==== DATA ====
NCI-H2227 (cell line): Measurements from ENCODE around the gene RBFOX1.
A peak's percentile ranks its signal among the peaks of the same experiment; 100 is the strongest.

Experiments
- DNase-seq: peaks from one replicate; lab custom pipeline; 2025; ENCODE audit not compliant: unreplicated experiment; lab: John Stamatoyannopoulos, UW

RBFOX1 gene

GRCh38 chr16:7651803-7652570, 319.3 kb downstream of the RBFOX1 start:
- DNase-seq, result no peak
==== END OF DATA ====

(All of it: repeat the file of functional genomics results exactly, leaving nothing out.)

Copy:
NCI-H2227 (cell line): Measurements from ENCODE around the gene RBFOX1.
A peak's percentile ranks its signal among the peaks of the same experiment; 100 is the strongest.

Experiments
- DNase-seq: peaks from one replicate; lab custom pipeline; 2025; ENCODE audit not compliant: unreplicated experiment; lab: John Stamatoyannopoulos, UW

RBFOX1 gene

GRCh38 chr16:7651803-7652570, 319.3 kb downstream of the RBFOX1 start:
- DNase-seq, result no peak